Jun 18

The Guardian has a longer, but interesting article on the end of the CDC moratorium. I recommend reading it

Unpaid rent is a large problem. The article of course looks at this from the renter perspective, but the $50-100B of unpaid rent currently has only impacted owners due to the moratoriums.

In mid-May, 7.49 million US adults said they were not current on rent or mortgage payments and had slight or no confidence they could make next month’s payment, according to the Census Bureau’s Household Pulse Survey.

So far, the eviction moratorium has kept many of these families housed. There were 1.55m fewer eviction cases last year than would be filed in a typical year, according to an estimate by the Eviction Lab.

Without the moratorium, they will need access to the $46.55bn in rental assistance allocated by the government to help renters and landlords – though its distribution got off to a slow start.

The Guardian

The federal aid favors rural states, with few renters over urban areas. The taxpayers’ money should be distributed where the need is, not on political lines. This is a point that Heiner and I agree with Peter Hepburn of the Eviction Lab. We all need to urge Congress to fix this.

And Hepburn has found that because of the way the assistance is being allocated, more money will be available in small, rural states than in larger, urban states.

Black and Latino renters, particularly women, are disproportionately at risk of eviction and face more uncertainty as the moratorium expires.

“It was a series of omissions and mistakes that taken jointly result in a really inefficient and inequitable distribution of this money,” Hepburn said. “I don’t know that that was done with any sort of intent to disadvantage communities of color but I think it inevitably does.”

Geographically the evictions crisis will also be unevenly distributed.

In Wyoming, households can collect more than $5,167 in rental aid, while in New York’s expensive renter markets, households will have access to $766, according to his analysis.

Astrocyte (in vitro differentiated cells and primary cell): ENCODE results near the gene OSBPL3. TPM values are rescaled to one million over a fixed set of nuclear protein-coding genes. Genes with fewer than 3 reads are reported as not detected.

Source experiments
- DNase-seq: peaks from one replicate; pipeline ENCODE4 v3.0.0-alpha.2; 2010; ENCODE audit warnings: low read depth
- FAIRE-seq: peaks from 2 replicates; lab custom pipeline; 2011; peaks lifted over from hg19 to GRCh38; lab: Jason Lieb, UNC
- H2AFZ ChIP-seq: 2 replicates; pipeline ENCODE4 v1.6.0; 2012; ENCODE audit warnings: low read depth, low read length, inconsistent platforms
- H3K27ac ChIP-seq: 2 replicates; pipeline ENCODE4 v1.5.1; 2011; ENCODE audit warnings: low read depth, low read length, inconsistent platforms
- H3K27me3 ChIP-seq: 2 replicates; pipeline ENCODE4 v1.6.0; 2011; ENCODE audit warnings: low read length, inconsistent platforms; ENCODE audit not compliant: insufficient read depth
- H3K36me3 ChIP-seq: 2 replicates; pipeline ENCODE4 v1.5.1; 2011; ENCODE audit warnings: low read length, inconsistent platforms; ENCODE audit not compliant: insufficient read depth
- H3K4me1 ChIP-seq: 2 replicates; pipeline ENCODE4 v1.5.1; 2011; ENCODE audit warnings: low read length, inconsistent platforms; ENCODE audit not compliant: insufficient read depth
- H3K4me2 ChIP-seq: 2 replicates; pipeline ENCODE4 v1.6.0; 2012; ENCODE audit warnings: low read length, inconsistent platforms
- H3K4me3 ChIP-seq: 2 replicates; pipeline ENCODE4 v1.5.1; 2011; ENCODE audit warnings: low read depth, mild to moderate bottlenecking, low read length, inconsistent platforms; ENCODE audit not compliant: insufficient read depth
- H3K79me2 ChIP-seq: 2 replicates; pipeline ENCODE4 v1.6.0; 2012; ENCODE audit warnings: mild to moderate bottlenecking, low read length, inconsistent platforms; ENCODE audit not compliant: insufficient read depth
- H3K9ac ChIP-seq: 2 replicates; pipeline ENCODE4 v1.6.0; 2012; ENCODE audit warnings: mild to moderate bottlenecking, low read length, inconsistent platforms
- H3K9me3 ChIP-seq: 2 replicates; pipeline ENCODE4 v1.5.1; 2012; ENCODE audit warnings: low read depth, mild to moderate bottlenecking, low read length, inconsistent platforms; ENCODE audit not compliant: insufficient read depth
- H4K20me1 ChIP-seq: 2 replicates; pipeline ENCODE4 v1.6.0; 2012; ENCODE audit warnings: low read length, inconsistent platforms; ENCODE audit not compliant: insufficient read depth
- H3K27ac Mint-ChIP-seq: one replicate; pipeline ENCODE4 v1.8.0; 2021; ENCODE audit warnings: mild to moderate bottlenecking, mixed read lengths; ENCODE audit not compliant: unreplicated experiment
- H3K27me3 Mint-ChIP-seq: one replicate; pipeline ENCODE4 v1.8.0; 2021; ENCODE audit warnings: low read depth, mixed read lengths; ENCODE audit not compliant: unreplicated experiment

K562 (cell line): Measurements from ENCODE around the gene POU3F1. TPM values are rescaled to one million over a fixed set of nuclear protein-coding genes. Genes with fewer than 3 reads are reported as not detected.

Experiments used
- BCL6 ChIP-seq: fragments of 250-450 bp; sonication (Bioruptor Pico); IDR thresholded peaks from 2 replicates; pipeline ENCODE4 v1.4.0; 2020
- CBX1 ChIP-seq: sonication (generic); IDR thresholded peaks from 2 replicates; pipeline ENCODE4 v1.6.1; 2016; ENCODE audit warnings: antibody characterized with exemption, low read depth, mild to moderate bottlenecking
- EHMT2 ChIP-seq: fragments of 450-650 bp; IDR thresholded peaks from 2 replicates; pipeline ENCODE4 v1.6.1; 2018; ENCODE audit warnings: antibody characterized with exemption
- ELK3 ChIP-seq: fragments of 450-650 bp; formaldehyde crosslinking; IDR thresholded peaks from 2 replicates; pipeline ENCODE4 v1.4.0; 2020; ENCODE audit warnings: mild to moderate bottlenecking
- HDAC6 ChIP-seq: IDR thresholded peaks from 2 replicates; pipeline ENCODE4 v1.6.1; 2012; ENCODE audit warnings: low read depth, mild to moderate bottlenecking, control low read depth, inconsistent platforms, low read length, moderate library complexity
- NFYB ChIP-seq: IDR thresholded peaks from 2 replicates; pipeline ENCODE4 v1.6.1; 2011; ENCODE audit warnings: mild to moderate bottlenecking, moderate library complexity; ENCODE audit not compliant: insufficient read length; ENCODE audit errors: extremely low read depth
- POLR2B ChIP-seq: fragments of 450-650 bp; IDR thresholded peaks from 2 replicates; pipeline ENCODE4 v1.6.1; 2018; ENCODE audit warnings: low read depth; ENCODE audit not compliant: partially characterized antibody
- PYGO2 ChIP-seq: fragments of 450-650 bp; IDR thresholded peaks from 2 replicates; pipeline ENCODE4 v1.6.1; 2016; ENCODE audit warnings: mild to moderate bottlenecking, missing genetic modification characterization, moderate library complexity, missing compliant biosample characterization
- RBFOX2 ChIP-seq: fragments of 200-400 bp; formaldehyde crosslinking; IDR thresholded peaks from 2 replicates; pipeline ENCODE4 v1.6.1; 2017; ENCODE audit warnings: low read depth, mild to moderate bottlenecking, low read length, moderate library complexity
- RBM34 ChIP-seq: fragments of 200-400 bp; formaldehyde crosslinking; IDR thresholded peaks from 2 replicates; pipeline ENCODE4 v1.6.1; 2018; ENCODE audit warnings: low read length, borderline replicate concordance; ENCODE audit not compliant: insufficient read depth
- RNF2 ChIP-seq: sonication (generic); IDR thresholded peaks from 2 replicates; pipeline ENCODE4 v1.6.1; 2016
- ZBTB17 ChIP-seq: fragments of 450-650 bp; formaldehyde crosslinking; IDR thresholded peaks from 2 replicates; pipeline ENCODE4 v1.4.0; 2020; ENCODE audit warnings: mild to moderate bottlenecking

Jun 05

As a rental property owner, it is in your self interest to work with the renter, secure Emergency Housing Assistance, and get the back rent paid.  If you evict, you no longer will be able to recover the unpaid rent through these programs.  

Only 7/10th of 1% of eviction judgments are paid within the first year, over five years that number is only 2.4%.   Smart money says, encourage your nonpaying renters to apply for Community Advocates or SDC ERAP funds. 

Rental Assistance Process | How to Apply for Rent Assistance | Community Advocates in Milwaukee WIor
Milwaukee Emergency Rental Assistance | Social Development Commission

There is an upside though to the moratorium ending, whether that end is next week or in three weeks, in that eviction, or the threat of eviction can be used to compel renters who refuse to apply for aid to do so.  Of course, there are also a few renters who are not paying and do not qualify for assistance because they have not been financially impacted by the COVID financial crisis. 

https://www.cnn.com/2021/06/03/politics/supreme-court-realtors-eviction-moratorium/index.html

The Realtor groups asked the justices to step in — on an emergency basis — arguing that “Congress never gave the CDC the staggering amount of power it now claims.”

They argue that the moratorium has resulted in “over $13 billion in unpaid rent per month.”

May 06

Evicting is so 2019.

You want the rent paid. The partners at the Rental Housing Resource Center have the resources to help your residents pay the rent. My company, Affordable Rental Associates, LLC, has adopted a mediation first policy as an alternative to eviction for a year now, with great success. Renters become current and do not move far more often than the court alternative.

If you are on the fence, look at how much that last eviction cost you in lost rent, repairs, court costs, time and aggravation. When it is all over, statistically you will collect less than 2.7% of your eviction judgment amounts over the next five years.

If you have questions, ask here, or email me directly.

Apr 25

This one-hour Harvard webinar is a well-done,  “must watch”  if you are interested in the negative impact of the COVID economic crisis on housing. 
 https://www.youtube.com/watch?v=5Ke2xkZwwYA

Mar 07

The article linked below is so wrongly anti-housing provider. If the rent is paid, the need for free legal representation disappears in most cases. Discriminatory housing policies are not those of the property owners. We want our houses full as that is the only way we make money. Instead, for the most part, discriminatory housing policies were created years ago through government programs. But now, we are being made the scapegoat by the very governmental bodies that created this mess. 

Redlining of mortgages and insurance, leading to housing segregation or worse? These were federal government-mandated rules. https://en.wikipedia.org/wiki/Redlining